|Name||Newark Orchard School|
|Ofsted Inspection Rating||Good|
|Inspection Date||11 June 2019|
|Address||Appletongate, Newark, Nottinghamshire, NG24 1JR|
|Religious Character||Does not apply|
|Number of Pupils||111 (69% boys 31% girls)|
|Percentage Free School Meals||34.1%|
|Percentage English is Not First Language||2.7%|
|Pupils with SEN Support||0%|
|Catchment Area Information Available||No|
|Last Distance Offered Information Available||No|
Information about this school
Newark Orchard is an all-age special school for pupils with moderate, severe and profound learning difficulties, multi-sensory impairment and challenging behaviour associated with learning difficulties. All pupils attending the school have an education, health and care plan. The school operates on two sites approximately a mile and a half apart. The lower-school site is for pupils aged three to 14 and the upper-school site is for pupils aged 14 to 19. A new school building adjacent to the upper-school site is underway and due to be completed by May 2020, to cater for all staff and pupils on the one site. A large proportion of pupils who join the school, especially at the beginning of key stage 3, have experienced long periods of absence from school prior to attending Newark Orchard. There are currently only two children in the early years. As a result, this key stage has not been reported on separately. Approximately 43% of pupils are disadvantaged pupils. This is well above average. There is a number of children looked after. The majority of pupils are White British and speak English as their first language. The school does not use alternative provision. The school works with schools within both the Newark and Nottinghamshire schools partnerships.
Summary of key findings for parents and pupils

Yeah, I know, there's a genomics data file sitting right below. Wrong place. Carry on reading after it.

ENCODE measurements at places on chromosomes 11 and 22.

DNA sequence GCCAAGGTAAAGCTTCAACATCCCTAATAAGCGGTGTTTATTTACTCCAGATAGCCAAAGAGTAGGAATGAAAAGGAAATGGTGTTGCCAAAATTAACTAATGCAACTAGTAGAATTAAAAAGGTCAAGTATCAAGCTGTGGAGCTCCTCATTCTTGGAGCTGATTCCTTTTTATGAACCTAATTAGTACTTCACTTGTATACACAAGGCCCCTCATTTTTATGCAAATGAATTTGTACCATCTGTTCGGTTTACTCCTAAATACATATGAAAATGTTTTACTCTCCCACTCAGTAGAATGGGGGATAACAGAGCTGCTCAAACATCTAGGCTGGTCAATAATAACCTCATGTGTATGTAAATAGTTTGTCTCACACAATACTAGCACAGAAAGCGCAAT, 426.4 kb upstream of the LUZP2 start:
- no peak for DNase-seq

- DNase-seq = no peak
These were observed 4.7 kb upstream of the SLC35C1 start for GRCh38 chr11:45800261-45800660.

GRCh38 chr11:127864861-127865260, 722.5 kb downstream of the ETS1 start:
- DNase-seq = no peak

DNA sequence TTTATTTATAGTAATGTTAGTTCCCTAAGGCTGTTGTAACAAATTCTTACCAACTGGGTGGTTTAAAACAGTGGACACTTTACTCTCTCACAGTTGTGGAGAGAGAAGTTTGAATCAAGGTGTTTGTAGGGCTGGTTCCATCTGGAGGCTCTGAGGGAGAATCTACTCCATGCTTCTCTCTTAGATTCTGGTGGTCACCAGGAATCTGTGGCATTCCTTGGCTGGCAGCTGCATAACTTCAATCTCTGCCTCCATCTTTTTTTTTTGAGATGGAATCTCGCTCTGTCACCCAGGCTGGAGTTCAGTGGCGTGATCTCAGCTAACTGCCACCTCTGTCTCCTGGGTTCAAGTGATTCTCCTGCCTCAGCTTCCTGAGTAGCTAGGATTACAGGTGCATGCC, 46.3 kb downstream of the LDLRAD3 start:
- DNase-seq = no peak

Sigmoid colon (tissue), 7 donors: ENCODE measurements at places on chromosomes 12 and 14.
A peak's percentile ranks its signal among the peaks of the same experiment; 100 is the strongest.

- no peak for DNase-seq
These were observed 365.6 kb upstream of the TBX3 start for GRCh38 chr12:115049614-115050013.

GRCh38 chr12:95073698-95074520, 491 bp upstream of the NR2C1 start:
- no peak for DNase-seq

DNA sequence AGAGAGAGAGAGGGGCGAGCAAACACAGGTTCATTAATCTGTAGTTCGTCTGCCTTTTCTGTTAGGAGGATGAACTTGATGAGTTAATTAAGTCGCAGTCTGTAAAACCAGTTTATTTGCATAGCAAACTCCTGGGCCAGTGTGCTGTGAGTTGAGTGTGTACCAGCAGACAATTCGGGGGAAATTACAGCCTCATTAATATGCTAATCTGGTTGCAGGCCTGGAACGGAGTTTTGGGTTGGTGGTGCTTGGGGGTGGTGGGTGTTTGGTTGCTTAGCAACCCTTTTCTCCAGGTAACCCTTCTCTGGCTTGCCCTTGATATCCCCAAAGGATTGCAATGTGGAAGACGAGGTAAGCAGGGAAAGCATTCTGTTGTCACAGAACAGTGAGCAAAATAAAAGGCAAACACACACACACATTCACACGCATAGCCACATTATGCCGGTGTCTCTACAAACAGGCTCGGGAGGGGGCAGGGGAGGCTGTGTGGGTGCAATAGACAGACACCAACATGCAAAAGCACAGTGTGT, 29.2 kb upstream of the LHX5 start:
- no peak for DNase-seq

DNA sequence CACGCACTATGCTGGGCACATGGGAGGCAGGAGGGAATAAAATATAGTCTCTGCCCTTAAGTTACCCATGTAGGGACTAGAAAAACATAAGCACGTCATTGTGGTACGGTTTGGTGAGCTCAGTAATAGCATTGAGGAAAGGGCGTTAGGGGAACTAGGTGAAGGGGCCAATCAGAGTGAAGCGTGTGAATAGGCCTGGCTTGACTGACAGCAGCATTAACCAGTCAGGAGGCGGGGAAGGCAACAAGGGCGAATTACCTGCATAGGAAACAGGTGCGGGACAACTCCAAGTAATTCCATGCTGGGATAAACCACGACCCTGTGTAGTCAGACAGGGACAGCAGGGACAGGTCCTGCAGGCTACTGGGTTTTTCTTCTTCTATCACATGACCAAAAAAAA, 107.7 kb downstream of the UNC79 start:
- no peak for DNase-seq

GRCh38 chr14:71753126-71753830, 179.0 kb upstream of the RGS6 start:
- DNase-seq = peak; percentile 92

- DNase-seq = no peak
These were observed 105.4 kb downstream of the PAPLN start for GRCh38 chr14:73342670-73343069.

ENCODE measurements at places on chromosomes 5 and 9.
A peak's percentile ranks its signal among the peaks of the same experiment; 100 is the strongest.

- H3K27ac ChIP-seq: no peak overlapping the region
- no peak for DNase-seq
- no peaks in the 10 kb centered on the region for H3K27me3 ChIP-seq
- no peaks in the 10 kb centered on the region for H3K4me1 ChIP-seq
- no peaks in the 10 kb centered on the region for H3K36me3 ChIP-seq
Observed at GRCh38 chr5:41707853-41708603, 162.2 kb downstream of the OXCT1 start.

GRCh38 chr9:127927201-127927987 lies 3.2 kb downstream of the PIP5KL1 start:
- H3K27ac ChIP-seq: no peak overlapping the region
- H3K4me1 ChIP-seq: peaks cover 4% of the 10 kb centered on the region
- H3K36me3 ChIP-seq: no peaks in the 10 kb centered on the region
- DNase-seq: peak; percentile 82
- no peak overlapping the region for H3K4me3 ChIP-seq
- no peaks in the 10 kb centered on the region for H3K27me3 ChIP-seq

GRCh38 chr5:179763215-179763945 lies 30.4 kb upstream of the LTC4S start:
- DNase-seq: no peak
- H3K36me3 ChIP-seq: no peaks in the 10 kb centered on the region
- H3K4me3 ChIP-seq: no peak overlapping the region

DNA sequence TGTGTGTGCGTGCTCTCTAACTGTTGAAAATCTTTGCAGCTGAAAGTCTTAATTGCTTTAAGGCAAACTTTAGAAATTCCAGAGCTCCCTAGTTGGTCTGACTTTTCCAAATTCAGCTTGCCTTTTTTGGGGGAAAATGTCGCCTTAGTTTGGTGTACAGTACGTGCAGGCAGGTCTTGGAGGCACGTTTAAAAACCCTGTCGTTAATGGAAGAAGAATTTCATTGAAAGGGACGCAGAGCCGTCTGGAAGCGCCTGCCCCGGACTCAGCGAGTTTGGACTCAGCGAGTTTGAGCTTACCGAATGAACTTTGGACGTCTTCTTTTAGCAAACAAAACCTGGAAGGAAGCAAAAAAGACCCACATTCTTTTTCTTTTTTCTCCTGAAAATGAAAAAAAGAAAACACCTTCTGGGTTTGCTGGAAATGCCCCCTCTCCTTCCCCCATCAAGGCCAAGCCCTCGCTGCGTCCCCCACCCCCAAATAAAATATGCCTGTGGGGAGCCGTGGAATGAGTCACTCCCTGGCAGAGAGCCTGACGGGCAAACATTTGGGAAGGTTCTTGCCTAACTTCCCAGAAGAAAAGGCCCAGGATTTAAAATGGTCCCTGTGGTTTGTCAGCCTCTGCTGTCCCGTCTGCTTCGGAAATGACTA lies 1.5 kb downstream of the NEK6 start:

This is a good school The school has improved considerably since the previous inspection. It is now providing a good quality of education for its pupils. The headteacher and the deputy headteachers have high aspirations and expectations for the school. These are shared by staff and pupils. The governing body supports and challenges leaders highly effectively. Governors are determined to ensure that the school continues to improve. Leaders’ sharp analysis of strengths and weaknesses, and the action taken, are resulting in continuous improvement. Safeguarding is central to what the school does. Pupils are taught how to keep themselves safe in and outside school, and online. Relationships between staff and pupils are very good, and promote excellent behaviour and attitudes to learning. The teaching of reading, writing and mathematics is good. Pupils practise their literacy and numeracy skills in different subjects. The curriculum is broad and balanced. It is designed to motivate and engage pupils. As a result, pupils engage enthusiastically in a range of activities, including trips out and residential activities. The 16 to 19 provision in the school is consistently well led and prepares learners and their families for life beyond Newark Orchard. Teaching assistants provide very good support and feedback to the pupils with whom they work. They consistently model positive attitudes to learning. Pupils respond by valuing their work and trying their best. Teaching is good. Teachers know pupils well and plan lessons which meet the wide range of individual needs. However, not all teachers consistently ensure that pupils are challenged with meaningful activities, especially towards the end of a lesson. Leadership across the school at all levels has developed well. However, not all information gathered is, as yet, systematically used to inform whole-school improvement.